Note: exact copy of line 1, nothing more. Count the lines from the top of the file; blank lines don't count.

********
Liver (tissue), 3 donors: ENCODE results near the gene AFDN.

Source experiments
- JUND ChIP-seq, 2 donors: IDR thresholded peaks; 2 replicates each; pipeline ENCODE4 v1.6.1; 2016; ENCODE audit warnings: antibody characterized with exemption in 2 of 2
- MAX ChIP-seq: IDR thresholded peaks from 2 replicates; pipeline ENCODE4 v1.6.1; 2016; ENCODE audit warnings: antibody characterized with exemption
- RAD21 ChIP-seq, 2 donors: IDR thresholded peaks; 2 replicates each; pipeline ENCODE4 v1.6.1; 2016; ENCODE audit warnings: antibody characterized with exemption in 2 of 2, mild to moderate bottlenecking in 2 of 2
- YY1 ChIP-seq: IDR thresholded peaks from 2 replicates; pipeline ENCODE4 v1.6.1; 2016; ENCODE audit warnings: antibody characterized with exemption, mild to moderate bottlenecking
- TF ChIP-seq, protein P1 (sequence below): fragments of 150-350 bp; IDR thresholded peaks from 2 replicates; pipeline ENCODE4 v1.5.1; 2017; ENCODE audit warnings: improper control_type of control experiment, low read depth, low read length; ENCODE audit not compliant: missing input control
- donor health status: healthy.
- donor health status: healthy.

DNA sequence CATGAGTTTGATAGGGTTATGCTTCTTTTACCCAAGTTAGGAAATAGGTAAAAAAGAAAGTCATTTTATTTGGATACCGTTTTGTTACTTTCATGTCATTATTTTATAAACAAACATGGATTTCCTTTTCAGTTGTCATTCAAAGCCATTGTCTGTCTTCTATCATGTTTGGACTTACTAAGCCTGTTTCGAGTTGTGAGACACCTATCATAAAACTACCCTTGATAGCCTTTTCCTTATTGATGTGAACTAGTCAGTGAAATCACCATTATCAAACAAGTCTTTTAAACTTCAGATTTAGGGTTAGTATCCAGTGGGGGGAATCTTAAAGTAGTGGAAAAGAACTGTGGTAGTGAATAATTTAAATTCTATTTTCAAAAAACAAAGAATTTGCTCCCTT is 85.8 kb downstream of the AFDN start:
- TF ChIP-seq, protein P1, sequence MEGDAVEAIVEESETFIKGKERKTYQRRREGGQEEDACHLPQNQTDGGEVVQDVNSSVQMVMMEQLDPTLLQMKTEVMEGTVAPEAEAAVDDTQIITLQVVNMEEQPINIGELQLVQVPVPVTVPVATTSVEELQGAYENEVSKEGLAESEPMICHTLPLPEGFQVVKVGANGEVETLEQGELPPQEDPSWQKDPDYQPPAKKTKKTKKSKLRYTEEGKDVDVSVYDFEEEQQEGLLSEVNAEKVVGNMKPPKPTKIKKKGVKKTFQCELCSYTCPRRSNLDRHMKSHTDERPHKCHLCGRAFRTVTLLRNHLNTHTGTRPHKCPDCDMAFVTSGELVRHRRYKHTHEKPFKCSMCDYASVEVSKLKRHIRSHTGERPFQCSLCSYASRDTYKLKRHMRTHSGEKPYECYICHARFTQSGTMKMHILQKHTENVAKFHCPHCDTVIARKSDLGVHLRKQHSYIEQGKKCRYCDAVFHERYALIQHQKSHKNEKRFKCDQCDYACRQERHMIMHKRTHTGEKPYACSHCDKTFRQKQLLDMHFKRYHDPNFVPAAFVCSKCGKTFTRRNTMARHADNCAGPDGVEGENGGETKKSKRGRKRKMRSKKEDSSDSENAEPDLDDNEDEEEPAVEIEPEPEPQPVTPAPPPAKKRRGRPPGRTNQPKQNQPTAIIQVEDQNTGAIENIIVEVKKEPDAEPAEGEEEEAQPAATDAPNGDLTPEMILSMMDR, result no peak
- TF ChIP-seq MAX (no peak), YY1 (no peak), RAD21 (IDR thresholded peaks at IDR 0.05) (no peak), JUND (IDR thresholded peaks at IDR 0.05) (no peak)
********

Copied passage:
Liver (tissue), 3 donors: ENCODE results near the gene AFDN.